Gallery assistant, Amato Zinno, dips his roller to finish painting the gallery wall near Damien Hirst’s “Away from the Flock,” a piece from Hirst’s Natural History series that features a lamb in formaldehyde solution.
Kris Craig, The Providence Journal, January 21, 2016
The preparators at the David Winton Bell Gallery at Brown University were busy Thursday afternoon installing the gallery’s upcoming show, “Dead Animals, or the Curious Occurrence of Taxidermy in Contemporary Art”. Jo-ann Conklin, the director of the Bell Gallery, has taken about 3 years putting together the exhibit that concentrates on the use of taxidermy in the work of various contemporary artists. The show opens to the public on Saturday, January 23 and on Feb 5th features a lecture by English artist, Polly Morgan, followed by a reception.
View the full slideshow here: http://www.providencejournal.com/photogallery/PJ/20160121/PHOTOGALLERY/121009999/PH/1
Come visit the 2015 Faculty Exhibition and have your own chance to play Butch Rovan and Jerry Mischak’s SYNODIC. The exhibition runs until December 22.
Exhibition Curator Alexis Lowry Murray with artist Hank Willis Thomas at the opening of Primary Sources at the David Winton Bell Gallery, List Art Center, Brown University. September 11, 2015. Photograph by Jesse Banks III.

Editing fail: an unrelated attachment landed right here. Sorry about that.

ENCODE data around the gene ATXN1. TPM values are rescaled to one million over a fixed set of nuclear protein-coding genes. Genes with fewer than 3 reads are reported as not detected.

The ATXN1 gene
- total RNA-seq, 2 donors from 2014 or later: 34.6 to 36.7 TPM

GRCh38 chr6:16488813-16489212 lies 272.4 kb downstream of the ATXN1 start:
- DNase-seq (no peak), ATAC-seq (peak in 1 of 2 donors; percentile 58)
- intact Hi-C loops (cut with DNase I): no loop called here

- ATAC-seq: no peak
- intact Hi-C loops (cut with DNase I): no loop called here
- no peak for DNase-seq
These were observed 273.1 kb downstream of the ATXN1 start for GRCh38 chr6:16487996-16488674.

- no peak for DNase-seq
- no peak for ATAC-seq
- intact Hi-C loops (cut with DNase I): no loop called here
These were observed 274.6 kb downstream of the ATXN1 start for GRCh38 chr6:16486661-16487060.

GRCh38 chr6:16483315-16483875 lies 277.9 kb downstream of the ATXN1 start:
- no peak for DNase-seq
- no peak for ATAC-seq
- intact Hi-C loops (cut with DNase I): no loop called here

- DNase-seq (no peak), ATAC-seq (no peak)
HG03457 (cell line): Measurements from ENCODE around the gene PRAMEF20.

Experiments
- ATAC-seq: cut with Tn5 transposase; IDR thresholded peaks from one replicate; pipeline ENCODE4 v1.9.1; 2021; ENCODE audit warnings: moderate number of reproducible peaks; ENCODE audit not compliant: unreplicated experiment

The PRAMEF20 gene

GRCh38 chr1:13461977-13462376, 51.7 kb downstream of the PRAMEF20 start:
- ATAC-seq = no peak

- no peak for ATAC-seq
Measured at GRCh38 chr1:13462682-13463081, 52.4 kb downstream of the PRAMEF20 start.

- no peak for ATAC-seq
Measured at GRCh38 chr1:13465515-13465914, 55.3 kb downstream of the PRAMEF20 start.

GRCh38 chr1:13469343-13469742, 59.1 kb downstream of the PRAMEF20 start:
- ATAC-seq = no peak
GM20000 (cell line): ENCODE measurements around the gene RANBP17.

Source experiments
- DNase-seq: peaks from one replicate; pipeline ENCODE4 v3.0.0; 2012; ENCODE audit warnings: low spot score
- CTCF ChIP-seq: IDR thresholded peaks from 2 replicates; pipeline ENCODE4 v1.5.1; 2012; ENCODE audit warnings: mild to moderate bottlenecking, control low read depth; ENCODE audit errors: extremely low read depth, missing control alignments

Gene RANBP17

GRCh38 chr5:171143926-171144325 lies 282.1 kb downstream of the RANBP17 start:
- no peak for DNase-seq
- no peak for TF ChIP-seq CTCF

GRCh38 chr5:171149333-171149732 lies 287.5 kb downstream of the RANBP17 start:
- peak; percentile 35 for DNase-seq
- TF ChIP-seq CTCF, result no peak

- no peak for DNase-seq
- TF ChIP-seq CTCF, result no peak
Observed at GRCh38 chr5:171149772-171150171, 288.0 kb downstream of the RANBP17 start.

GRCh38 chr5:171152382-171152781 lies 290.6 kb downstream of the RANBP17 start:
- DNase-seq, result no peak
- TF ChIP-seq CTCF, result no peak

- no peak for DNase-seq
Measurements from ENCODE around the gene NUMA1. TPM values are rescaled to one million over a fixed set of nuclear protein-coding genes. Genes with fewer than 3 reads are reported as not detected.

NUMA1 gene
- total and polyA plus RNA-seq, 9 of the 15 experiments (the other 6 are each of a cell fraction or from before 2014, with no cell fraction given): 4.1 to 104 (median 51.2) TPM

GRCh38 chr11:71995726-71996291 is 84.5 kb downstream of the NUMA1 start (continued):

We were delighted to have outgoing Bell Gallery curator Alexis Lowry Murray join us for the opening of Hank Willis Thomas’s exhibition Primary Sources which she curated before she moved to her new post at Dia Art Foundation. Thank you Alexis for your wonderful work with us and for bringing Hank’s work to the University community.
View all the photos of the opening reception here.
Hyperallergic‘s Allison Meier recently wrote a lovely piece on the work of Russian conceptual architectural duo Alexander Brodsky and Ilya Utkin. We a fortunate to have an entire set of prints of their work in the Bell Gallery collection, which you can peruse online here.
Read Allison’s article in full here: http://hyperallergic.com/230423/the-most-fantastic-architecture-of-the-soviet-union-was-built-on-paper/